The Effect of Summer 2020 on Summer 2021


Rylie Rice (9th), Reporter

No matter how much we all hated our prolonged quarantine experience, we sure found comfort in our own homes. Being at home and on Zoom for our studies was like “wear pjs to school day” for almost an entire year. Over time, the whole world became accustomed to it, and even grateful for the opportunity. However, there was a variation in responses to the reopening of schools, the lift of quarantine, and the end of wearing masks. Did this make a difference on teenagers’ excitement for their two month break? Are they even excited anymore? 


I, for one, remember counting down till the end of the school year since the beginning of May for as many years as I can remember. The thought of being free all summer, hanging out with friends everyday, staying up late, no homework, and going to the fair made me beyond happy. But this year I realized nobody was making it as big of a deal. Most of my friends explained they’d rather be at home, sleep in, stay in their pjs, and go on their phone, than go out with their friends for a couple of hours. It felt odd to me that after an entire year of staying home they wanted to still stay locked in, even with the world back to its livelihood. That was until I realized that it was what they were most comfortable with because it was their new normal.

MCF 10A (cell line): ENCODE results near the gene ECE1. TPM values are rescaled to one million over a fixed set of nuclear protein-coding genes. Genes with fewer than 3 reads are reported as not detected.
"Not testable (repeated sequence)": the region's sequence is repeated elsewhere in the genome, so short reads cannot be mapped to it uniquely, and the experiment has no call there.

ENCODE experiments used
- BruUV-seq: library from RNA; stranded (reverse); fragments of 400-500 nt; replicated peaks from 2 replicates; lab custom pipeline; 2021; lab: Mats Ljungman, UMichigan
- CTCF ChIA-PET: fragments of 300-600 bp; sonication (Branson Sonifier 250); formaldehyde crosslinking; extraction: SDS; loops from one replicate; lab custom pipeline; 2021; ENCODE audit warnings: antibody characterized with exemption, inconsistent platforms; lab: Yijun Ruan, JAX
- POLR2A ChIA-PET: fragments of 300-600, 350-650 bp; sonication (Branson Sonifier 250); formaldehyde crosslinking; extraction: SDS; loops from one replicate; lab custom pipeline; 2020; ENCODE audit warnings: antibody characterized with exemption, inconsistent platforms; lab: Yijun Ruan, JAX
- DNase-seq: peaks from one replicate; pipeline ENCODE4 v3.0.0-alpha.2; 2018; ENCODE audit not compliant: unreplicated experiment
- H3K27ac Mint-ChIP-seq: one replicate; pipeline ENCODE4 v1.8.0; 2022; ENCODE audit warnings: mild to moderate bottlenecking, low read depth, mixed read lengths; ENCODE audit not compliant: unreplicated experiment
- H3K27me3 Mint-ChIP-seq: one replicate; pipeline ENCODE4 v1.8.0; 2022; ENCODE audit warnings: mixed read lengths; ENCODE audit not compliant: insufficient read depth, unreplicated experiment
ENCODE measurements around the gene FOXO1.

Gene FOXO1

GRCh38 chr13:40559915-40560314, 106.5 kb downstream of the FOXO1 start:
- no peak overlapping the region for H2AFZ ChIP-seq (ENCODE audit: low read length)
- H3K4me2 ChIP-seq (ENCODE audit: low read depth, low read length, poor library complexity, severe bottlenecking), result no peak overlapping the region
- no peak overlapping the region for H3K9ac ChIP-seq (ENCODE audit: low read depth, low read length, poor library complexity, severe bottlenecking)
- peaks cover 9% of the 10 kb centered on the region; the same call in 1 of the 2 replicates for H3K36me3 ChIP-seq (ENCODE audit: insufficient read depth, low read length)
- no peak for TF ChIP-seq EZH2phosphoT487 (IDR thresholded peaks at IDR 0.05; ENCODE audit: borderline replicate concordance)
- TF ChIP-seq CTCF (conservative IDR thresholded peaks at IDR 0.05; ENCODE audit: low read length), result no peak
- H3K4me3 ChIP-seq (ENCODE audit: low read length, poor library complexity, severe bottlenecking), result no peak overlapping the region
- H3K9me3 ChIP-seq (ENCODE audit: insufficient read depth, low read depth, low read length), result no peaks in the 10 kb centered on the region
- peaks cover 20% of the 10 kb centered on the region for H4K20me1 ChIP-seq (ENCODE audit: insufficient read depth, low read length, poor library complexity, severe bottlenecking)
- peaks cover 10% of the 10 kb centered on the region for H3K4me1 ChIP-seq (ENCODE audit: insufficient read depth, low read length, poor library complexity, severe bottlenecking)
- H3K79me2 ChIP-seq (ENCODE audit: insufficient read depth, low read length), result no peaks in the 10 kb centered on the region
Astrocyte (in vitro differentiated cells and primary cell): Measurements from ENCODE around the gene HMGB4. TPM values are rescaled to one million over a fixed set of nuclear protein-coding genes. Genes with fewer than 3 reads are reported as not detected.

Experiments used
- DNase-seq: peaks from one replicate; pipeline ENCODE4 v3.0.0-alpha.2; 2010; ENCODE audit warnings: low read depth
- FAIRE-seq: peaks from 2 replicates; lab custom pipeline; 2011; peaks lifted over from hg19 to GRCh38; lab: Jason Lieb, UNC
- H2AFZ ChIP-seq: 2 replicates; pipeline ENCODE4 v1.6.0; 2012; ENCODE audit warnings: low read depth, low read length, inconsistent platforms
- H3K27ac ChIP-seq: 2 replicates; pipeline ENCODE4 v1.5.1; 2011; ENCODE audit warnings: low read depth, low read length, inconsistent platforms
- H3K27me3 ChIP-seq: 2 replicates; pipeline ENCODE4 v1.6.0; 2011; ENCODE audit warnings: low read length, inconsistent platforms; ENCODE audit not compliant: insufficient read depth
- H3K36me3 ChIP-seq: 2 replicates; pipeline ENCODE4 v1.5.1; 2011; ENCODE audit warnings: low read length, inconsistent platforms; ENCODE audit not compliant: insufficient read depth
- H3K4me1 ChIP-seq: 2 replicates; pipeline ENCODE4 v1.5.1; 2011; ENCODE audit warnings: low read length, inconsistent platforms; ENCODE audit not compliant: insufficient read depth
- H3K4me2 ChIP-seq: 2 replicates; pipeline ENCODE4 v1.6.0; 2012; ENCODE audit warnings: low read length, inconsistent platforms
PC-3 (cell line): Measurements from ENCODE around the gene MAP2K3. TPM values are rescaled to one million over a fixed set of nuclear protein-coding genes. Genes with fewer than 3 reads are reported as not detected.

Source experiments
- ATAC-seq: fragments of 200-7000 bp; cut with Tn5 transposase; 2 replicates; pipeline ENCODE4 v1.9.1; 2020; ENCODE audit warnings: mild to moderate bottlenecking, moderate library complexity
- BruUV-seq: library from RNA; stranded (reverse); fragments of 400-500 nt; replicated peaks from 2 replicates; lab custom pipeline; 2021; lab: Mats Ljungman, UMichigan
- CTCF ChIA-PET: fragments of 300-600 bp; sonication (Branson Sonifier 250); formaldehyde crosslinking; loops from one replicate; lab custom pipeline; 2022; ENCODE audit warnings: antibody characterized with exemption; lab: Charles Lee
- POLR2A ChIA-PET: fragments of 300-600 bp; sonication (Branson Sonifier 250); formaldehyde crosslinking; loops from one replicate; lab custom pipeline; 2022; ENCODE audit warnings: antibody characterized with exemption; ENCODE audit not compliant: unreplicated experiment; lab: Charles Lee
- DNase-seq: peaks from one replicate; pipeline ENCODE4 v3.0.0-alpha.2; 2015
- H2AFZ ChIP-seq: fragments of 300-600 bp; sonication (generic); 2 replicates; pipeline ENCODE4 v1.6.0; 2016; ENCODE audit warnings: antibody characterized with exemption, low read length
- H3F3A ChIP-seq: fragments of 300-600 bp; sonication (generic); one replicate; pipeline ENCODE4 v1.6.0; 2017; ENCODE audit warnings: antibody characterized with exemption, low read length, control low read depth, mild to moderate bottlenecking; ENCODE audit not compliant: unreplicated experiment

On the other hand, I had some friends who craved the idea of summer returning because the thought of spending one more second at home would drive them crazy. If you think about it, they were affected by COVID-19 in the same way, just looked at it differently. The way they spent last summer raised their expectations for this summer; to fulfill their need for time spent out of the house through socialization and vacations.


So, I decided to interview some of my peers here at Pitman High to figure out how exactly they were affected. My close friend Mia Peterson said that “summer 2020 raised my expectations for summer 2021 because I could finally look forward to hanging out with friends and being able to go on vacations.”  To meet her expectations, Peterson explained that “[she] definitely tried my best to go out everyday and I went on at least a couple trips to the lake and down south to California’s bigger cities.”


Another peer of mine, Zachary Looney, explained that “staying locked-in encouraged [me] to go out and live life because I realized being home was way too boring for me.” 


Peterson and Looney, like many others, were affected by their past summer in the sense that it made them more excited for their old normalcy. However, they both leaned towards being at home when the quarantine was first lifted because of how “secure” it made them feel. Slowly, they felt relieved to be able to experience things in the same ways we used to. The two of them felt like another change to their routine was going to need some getting used to, but now they thoroughly enjoy the return of an unquarantined lifestyle.